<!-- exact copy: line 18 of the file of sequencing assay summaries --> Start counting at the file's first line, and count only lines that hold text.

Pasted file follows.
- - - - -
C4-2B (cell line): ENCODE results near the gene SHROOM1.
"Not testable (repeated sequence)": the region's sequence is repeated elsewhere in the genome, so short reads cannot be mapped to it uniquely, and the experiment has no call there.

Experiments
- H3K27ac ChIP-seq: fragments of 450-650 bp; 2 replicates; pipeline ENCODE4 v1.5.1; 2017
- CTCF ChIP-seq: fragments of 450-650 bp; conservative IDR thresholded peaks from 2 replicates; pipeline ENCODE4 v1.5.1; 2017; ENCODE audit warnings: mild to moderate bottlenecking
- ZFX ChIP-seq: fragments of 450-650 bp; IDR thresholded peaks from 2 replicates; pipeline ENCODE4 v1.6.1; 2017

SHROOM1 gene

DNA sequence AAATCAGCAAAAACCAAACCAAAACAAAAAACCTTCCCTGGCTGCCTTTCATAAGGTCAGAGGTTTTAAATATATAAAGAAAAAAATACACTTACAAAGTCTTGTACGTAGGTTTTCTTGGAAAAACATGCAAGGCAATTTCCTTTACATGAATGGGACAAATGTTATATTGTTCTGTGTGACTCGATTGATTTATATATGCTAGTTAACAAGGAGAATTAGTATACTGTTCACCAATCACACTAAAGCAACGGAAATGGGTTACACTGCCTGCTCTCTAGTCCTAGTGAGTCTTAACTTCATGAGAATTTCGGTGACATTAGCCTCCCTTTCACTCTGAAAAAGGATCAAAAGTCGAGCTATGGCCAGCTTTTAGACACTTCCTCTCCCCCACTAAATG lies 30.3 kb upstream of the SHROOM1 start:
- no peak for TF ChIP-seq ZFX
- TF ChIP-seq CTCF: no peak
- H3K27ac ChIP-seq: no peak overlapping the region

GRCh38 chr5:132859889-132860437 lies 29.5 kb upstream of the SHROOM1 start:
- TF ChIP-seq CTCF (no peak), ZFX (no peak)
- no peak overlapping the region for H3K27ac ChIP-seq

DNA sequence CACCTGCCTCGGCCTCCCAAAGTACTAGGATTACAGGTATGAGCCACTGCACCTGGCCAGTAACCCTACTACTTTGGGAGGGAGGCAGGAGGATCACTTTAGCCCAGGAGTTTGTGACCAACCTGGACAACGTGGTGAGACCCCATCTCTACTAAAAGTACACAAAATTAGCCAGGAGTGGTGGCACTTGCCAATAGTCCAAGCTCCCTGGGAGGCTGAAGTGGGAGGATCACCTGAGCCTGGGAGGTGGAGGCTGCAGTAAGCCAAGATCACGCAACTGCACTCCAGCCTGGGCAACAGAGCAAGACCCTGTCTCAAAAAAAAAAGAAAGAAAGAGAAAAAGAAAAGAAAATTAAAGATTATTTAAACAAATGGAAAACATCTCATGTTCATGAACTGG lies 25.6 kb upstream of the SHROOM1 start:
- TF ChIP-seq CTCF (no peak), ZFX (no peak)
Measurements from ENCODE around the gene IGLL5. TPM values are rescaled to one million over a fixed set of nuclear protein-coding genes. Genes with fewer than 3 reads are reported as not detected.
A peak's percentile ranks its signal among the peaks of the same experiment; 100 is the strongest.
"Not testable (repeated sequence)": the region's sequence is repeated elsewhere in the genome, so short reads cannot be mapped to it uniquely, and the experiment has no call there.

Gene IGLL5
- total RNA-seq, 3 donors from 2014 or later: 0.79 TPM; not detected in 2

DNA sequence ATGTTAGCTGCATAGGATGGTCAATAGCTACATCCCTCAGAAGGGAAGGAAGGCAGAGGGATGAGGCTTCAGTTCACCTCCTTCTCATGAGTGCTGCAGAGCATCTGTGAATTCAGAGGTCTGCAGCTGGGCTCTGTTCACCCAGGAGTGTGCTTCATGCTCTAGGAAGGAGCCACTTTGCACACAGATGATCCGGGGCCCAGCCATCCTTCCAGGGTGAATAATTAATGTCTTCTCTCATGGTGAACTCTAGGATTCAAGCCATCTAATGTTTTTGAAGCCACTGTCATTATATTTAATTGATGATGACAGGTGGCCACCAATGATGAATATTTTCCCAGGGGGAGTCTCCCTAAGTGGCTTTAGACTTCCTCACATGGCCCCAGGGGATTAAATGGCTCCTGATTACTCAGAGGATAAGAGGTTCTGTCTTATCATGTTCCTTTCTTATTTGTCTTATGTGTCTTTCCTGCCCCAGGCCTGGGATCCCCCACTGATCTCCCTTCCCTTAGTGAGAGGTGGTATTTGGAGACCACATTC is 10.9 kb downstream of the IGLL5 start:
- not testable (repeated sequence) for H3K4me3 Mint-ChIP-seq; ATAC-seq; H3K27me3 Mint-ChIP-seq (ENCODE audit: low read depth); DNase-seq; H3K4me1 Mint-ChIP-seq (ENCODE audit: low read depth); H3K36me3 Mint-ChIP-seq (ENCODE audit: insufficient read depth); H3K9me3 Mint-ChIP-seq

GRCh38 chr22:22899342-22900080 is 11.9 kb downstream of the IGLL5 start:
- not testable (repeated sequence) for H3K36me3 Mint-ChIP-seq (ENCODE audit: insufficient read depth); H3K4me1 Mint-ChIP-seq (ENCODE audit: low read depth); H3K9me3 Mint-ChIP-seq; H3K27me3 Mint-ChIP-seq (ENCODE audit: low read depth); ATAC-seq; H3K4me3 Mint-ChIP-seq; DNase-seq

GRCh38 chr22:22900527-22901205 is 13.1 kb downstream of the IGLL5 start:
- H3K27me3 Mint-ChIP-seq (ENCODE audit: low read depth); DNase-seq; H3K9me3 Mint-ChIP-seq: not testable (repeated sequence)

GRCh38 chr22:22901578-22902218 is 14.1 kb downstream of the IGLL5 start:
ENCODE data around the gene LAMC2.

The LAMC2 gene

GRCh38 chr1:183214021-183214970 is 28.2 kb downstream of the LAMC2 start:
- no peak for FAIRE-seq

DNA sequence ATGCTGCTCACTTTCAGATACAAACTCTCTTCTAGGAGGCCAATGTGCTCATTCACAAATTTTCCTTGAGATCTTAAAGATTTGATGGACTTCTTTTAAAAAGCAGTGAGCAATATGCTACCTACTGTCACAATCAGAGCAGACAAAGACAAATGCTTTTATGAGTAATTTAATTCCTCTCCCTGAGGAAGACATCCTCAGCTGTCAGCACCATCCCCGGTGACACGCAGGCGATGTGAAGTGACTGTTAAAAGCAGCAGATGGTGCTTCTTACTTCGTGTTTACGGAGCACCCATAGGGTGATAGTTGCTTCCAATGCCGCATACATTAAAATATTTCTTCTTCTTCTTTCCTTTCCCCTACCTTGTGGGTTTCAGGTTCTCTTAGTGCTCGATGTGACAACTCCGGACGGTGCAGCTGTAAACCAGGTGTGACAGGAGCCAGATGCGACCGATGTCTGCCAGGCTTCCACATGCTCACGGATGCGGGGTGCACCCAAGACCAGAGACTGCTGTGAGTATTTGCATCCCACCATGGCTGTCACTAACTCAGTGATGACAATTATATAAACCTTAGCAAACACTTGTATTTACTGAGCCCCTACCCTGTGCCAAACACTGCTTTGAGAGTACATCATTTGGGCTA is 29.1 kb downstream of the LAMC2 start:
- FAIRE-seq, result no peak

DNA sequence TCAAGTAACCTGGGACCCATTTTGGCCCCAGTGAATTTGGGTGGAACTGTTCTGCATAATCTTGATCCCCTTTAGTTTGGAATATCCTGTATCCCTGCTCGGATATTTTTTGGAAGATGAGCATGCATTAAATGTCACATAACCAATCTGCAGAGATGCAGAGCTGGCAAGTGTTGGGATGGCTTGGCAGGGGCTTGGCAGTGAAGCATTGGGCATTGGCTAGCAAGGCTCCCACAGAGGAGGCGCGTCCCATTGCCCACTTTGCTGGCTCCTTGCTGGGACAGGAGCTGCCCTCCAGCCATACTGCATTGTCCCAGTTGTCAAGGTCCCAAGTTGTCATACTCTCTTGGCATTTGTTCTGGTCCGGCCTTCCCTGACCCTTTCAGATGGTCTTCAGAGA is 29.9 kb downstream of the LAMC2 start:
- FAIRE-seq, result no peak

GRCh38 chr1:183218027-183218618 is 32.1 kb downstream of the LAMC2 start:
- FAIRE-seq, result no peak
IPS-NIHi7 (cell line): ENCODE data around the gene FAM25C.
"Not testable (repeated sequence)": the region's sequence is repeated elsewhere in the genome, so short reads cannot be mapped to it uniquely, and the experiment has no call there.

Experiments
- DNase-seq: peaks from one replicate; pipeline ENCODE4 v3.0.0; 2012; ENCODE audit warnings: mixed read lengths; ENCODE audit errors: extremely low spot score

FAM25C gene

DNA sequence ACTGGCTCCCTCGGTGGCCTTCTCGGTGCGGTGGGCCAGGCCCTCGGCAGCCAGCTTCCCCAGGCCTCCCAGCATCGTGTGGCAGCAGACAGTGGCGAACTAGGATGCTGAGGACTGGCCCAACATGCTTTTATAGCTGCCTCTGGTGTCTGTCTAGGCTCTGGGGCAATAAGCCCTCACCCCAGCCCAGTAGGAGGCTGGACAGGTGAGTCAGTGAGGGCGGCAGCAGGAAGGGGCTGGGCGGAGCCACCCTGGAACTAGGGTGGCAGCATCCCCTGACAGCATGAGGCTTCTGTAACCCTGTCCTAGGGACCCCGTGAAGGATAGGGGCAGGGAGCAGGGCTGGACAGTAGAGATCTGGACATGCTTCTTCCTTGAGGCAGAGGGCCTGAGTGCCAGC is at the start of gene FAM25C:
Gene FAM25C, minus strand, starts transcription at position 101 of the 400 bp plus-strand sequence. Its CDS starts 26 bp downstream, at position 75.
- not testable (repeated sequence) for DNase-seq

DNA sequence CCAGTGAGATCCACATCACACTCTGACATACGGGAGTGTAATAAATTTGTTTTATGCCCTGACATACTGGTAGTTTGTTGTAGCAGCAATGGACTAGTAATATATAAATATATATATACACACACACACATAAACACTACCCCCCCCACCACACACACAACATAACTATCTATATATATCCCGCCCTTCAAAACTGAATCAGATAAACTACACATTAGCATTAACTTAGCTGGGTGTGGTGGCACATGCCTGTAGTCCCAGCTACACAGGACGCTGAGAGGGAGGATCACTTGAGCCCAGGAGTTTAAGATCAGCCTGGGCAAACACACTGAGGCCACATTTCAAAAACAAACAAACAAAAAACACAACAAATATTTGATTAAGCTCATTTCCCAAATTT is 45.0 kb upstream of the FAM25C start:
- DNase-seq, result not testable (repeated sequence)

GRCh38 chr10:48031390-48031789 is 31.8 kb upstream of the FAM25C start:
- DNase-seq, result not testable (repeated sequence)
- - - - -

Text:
A peak's percentile ranks its signal among the peaks of the same experiment; 100 is the strongest.